Justice Ruth Bader Ginsburg, in her dissenting opinion that was joined by three other justices, pointed out that in prior cases the Court has declared that effective protection against retaliation is essential to achieve the goal of a discrimination-free work place because “fear of retaliation is the leading reason why people stay silent about discrimination that they have encountered or observed.” She also took issue with the majority’s rejection of the longstanding position of the EEOC, the federal agency charged with enforcement of Title VII, that the motivating factor standard applies to retaliation as well as status-based discrimination. To the contrary, she rightly declared that the but-for causation standard “permits proven retaliation to go unpunished,” just as the EEOC has long recognized.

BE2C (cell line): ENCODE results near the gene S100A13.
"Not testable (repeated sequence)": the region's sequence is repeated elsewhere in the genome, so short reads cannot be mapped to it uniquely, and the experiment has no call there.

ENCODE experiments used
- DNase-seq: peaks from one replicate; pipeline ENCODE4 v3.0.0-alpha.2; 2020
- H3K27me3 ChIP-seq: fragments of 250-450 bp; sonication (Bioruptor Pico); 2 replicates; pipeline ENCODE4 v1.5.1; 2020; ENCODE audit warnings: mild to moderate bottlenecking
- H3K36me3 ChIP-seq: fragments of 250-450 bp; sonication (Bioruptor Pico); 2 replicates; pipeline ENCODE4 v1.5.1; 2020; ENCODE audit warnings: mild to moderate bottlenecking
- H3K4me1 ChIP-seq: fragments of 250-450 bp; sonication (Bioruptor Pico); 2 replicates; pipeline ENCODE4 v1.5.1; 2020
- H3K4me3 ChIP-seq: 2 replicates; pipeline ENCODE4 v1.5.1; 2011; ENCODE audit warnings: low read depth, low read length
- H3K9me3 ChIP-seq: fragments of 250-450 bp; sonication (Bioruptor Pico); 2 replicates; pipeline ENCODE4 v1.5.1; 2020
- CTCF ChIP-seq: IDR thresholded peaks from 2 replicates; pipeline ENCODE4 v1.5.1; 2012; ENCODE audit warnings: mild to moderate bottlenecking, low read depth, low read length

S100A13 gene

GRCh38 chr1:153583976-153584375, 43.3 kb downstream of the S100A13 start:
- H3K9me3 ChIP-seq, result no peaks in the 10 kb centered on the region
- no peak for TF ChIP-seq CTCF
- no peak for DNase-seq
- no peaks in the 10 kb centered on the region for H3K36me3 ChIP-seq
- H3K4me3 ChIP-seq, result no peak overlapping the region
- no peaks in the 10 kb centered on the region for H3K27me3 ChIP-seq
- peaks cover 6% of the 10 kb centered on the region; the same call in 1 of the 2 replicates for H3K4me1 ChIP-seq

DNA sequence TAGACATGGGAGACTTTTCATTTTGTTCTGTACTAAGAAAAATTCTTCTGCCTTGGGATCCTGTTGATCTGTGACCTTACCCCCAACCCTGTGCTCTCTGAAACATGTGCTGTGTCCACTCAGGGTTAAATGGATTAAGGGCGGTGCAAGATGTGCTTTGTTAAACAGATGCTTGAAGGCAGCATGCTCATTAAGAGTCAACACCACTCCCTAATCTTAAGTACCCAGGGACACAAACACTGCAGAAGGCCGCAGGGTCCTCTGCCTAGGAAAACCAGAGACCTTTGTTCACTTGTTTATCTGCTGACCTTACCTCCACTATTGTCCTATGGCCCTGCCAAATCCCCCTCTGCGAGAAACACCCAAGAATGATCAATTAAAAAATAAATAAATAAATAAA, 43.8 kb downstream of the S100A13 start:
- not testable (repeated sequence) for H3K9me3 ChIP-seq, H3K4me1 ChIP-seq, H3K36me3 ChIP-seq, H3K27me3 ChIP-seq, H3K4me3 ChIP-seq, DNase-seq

This unfortunate decision emphasizes the need for Congress to enact quickly the Protecting Older Workers Against Discrimination Act, first proposed in October 2009 in reaction to the Gross decision, to restore the law to where it was before these decisions were handed down and, perhaps more importantly, before they prompt even more egregious lower court decisions in future discrimination cases. POWADA, which has not yet be reintroduced in this Congress, would overturn Gross as well as Nassar by rejecting the but-for causation standard and restoring the motivating factor standard for employment discrimination and retaliation cases arising under Title VII, the Age Discrimination in Employment Act, the Americans with Disabilities Act, and the Rehabilitation Act of 1973.
While the enactment of POWADA will certainly not cure all of the injustices inflicted upon employees by the Supreme Court over the years, it would it would be a significant step in the effort to re-level the playing field of workplace civil rights laws.